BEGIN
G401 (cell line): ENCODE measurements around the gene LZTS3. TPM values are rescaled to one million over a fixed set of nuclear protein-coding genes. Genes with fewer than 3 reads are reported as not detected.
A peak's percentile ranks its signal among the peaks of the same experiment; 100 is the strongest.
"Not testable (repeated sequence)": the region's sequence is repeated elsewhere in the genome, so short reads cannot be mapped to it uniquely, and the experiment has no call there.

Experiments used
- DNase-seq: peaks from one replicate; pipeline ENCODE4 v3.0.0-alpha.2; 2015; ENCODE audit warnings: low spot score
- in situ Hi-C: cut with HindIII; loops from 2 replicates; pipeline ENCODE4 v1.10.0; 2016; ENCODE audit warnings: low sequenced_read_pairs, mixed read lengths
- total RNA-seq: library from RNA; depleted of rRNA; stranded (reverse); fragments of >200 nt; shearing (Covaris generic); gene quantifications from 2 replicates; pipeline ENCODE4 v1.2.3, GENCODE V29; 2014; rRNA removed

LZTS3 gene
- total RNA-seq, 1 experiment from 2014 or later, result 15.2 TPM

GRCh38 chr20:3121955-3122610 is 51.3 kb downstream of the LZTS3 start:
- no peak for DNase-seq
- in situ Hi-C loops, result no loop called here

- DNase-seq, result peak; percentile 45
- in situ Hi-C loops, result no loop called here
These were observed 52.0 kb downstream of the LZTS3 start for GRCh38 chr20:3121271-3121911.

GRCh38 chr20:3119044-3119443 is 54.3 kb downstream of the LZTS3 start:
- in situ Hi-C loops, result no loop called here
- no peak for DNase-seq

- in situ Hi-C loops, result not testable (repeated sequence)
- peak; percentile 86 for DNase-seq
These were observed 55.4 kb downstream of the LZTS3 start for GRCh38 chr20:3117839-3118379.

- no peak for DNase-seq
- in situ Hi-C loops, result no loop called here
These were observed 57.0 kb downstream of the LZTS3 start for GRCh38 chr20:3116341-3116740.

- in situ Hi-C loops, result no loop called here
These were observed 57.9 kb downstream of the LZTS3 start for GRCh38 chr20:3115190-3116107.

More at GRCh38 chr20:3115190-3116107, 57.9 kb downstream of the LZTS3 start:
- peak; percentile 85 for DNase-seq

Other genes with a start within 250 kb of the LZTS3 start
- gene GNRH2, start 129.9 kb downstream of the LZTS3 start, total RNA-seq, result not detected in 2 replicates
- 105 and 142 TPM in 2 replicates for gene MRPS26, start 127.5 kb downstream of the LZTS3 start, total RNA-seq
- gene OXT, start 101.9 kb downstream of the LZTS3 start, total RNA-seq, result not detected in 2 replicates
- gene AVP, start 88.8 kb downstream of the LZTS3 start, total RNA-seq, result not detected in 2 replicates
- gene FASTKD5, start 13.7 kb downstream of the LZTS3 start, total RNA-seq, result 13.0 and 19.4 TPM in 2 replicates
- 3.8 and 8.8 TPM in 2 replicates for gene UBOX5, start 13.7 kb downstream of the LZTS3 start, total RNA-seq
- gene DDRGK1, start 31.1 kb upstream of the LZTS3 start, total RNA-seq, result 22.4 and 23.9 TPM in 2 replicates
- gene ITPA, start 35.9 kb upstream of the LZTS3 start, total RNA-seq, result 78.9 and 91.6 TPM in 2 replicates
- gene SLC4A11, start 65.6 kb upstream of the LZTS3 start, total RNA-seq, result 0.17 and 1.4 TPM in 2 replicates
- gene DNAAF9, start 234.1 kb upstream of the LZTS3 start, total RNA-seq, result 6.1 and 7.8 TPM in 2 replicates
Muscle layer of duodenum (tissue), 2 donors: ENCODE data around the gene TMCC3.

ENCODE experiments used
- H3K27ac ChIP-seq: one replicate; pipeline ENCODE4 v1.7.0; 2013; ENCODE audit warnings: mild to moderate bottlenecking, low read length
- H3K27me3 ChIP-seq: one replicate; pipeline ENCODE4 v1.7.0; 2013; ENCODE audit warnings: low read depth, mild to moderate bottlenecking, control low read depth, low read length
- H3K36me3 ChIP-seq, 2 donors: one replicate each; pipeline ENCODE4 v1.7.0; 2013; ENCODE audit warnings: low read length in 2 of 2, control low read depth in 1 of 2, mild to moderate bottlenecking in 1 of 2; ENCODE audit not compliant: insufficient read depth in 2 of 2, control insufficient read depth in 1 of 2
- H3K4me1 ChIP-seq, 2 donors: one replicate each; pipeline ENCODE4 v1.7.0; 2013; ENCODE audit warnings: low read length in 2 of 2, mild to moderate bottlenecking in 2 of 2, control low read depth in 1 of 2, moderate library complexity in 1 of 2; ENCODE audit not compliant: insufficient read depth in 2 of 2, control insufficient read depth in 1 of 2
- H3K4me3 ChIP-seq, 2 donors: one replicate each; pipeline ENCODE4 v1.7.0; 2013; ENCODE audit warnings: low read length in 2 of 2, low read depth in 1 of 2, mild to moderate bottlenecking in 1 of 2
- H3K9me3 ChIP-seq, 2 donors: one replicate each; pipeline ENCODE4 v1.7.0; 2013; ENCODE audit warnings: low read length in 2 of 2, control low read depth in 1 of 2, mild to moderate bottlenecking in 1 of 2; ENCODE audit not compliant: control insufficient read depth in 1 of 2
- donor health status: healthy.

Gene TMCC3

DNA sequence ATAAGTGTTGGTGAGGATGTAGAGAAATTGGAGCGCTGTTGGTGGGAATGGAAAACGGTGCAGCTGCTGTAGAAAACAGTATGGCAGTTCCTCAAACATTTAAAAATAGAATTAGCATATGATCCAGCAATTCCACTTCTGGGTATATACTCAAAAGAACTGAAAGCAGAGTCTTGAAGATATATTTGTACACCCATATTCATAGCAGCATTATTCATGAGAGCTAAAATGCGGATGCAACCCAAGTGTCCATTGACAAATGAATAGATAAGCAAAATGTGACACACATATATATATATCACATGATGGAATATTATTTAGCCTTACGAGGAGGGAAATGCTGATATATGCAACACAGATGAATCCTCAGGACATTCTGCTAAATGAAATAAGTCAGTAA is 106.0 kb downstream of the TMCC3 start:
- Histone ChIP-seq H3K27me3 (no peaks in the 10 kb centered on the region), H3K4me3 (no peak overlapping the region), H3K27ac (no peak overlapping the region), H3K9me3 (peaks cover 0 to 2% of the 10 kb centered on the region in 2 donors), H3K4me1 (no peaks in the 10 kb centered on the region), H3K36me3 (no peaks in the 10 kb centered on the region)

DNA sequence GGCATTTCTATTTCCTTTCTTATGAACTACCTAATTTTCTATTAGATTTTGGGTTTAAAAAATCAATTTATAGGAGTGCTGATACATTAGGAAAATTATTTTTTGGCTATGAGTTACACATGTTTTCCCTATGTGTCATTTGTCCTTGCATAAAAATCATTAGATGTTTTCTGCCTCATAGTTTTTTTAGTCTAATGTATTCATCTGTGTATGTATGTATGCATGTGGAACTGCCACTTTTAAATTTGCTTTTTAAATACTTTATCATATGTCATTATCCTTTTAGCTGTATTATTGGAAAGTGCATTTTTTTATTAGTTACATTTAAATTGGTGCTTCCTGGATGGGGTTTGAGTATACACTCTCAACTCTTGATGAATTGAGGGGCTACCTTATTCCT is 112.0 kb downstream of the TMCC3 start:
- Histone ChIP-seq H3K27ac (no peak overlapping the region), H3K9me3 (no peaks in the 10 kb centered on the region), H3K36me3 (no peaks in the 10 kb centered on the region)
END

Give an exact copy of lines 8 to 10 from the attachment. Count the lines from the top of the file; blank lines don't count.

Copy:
LZTS3 gene
- total RNA-seq, 1 experiment from 2014 or later, result 15.2 TPM

GRCh38 chr20:3121955-3122610 is 51.3 kb downstream of the LZTS3 start: